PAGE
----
Bluefield Daily Telegraph
It is no secret that we have seen an alarming increase in recent months in the number of individuals who have been charged with sex crimes against children. And this is reason for concern in our community.
Unfortunately, the Internet has made it easier for many sick-minded individuals to attempt to contact or solicit innocent children. But we’ve also seen teachers, church leaders and even daycare workers arrested in recent months on sexual-related crimes involving children. And that’s very disconcerting.
It will take an increased law enforcement presence to stem the rise in local sexual predators. That’s why a recent legislative proposal is of utmost importance.
It was announced last week that a legislative committee in West Virginia would seek millions of dollars to combat sex crimes against children by hiring 50 new state troopers. This would more than double the size of this year’s class of cadets.
The Select Committee on Crimes Against Children presented a package of proposals aimed at protecting children during a news conference Tuesday at the Capitol. The Associated Press reported that the committee plans to seek $5.7 million in funding for the new troopers and also wants $250,000 in funding for child advocacy centers throughout the state.
If approved, the funding would authorize the West Virginia State Police to expand its overall ranks to a total of about 750. The current year’s class of cadets had only about 20 individuals enrolled.
Delegate Linda Phillips, D-Wyoming, a local lawmaker serving Mercer, McDowell and Wyoming counties, currently serves as the chairwoman of the Select Committee on Crimes Against Children. She says she’s already had conversations with House leadership about the budget proposals and that through sharing already appropriated funding, “we can do this.”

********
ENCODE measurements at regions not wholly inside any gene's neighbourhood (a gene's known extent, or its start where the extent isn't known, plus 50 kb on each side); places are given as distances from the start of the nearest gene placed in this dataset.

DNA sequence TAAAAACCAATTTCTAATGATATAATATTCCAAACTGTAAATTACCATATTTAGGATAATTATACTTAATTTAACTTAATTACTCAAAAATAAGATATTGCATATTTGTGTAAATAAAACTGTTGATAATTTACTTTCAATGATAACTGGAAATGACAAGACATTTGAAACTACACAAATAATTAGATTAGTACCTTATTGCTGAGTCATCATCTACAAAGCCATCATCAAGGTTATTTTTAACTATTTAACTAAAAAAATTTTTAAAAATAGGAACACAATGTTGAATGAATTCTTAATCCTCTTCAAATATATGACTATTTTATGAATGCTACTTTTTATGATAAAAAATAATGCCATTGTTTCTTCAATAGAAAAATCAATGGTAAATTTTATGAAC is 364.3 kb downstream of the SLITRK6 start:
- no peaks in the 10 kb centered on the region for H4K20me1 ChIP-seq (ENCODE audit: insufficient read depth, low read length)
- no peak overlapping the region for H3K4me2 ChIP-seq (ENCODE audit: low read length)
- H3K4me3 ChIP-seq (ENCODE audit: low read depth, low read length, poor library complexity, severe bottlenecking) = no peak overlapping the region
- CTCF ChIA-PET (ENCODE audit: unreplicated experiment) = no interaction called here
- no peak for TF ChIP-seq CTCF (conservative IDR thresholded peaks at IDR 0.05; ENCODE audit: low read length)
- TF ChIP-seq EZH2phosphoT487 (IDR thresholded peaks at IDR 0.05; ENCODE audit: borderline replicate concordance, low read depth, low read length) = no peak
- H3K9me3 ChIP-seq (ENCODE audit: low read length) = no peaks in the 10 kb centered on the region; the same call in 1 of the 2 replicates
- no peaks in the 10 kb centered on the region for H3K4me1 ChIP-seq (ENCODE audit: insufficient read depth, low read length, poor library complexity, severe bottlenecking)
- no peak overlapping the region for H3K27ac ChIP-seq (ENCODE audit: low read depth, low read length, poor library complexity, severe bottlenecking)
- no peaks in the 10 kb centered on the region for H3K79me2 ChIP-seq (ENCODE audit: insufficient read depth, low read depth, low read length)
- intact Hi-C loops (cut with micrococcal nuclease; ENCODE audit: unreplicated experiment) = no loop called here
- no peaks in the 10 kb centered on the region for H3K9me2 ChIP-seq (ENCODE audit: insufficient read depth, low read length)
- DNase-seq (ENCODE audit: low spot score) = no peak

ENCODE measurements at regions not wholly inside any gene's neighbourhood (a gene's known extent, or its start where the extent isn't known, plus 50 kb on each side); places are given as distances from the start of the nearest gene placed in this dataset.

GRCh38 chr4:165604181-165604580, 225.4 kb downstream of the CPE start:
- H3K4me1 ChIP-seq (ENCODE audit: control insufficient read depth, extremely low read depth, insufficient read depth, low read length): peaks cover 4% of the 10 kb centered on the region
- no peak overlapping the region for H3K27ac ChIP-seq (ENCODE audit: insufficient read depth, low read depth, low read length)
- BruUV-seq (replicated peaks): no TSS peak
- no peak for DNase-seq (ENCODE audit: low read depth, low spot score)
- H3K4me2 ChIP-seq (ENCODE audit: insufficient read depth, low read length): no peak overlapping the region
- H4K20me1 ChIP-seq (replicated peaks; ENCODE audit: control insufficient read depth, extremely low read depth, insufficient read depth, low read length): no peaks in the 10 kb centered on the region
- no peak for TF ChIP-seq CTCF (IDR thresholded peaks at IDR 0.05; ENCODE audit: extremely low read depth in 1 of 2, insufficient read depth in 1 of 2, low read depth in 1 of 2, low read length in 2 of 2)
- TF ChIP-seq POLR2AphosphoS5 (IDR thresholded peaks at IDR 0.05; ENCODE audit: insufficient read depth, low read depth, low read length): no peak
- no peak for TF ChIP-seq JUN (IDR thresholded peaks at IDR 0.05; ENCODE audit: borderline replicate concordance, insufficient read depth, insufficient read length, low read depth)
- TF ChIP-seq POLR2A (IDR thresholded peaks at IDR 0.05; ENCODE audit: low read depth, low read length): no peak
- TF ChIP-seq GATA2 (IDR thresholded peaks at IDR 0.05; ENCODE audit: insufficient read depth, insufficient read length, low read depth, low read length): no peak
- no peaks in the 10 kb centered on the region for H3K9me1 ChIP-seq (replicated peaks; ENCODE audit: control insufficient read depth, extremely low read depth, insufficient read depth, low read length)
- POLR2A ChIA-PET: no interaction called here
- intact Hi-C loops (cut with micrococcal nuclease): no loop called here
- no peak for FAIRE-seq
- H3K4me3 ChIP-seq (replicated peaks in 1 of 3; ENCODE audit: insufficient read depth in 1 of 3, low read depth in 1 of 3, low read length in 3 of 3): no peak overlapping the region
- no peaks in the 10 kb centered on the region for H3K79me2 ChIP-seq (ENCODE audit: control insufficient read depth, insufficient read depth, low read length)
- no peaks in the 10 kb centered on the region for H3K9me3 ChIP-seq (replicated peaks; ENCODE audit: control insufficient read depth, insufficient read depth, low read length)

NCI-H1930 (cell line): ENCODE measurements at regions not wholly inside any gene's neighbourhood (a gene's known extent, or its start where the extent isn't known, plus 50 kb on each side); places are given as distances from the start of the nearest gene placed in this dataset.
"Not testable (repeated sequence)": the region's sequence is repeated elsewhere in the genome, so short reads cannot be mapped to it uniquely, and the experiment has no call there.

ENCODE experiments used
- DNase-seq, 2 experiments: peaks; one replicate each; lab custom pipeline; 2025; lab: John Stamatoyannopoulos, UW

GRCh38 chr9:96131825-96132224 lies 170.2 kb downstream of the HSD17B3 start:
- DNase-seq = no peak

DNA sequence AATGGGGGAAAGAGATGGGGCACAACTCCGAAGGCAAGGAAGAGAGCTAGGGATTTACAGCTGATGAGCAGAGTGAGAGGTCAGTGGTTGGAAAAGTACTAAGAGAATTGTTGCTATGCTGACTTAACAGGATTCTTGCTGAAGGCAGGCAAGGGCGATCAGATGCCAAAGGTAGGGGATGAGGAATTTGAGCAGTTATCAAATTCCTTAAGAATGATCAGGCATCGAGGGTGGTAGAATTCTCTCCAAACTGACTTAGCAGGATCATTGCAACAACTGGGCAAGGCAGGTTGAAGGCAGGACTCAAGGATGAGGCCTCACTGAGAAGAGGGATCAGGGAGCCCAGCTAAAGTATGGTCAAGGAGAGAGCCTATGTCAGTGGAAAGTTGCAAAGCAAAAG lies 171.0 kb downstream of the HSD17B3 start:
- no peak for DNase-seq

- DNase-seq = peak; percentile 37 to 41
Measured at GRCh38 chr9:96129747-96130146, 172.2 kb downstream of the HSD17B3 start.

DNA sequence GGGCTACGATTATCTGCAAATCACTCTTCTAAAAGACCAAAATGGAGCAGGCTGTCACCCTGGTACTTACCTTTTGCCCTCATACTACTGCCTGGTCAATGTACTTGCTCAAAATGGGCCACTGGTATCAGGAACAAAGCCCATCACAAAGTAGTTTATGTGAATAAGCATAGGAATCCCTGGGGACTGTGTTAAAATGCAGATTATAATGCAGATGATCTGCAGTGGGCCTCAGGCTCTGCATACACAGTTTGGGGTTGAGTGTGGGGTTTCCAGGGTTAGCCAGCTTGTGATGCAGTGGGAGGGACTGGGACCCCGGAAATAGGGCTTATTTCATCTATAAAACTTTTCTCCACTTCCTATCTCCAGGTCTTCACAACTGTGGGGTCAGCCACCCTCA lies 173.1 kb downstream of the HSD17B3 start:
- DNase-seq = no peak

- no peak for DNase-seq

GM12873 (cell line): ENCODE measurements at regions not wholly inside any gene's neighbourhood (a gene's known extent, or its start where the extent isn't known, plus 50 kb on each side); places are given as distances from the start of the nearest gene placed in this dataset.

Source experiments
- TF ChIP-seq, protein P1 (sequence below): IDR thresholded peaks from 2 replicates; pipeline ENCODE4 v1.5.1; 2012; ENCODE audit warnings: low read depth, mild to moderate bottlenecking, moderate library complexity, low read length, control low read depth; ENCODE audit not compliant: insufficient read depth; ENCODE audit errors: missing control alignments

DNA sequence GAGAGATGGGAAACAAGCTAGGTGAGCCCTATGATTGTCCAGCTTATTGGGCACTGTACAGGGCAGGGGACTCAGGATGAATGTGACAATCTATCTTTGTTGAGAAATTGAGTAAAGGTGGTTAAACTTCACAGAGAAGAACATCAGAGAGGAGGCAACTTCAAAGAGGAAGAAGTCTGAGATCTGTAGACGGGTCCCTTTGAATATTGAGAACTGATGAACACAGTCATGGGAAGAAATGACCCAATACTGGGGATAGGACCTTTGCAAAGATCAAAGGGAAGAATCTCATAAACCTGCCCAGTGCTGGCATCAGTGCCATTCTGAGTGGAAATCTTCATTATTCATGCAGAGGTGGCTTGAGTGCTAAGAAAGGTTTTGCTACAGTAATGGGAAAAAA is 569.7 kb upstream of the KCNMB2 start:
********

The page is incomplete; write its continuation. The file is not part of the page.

The West Virginia State Police says if it is able to enroll 50 new people into its cadet class, it would be able to reassign more experienced troopers to its Crimes Against Children Unit as soon as the replacement troopers are trained and equipped. Currently, 18 troopers are assigned to the unit, according to First Sgt. Daniel Swiger, deputy director of the unit.
The troopers would like to have 85 uniformed members assigned to the crimes against children unit by 2018. The unit was formed in 2006. Since that time the number of registered sex offenders has grown from 1,675 to 4,178 in 2012.
We believe this funding request from the Select Committee on Crimes Against Children is of utmost importance, and merits full funding consideration by lawmakers.
While the state budget may be tight, protecting our child from sexual predators must be considered a priority by lawmakers. There is absolutely no room for bipartisan debate when it comes to keeping our children safe and putting sexual predators behind bars.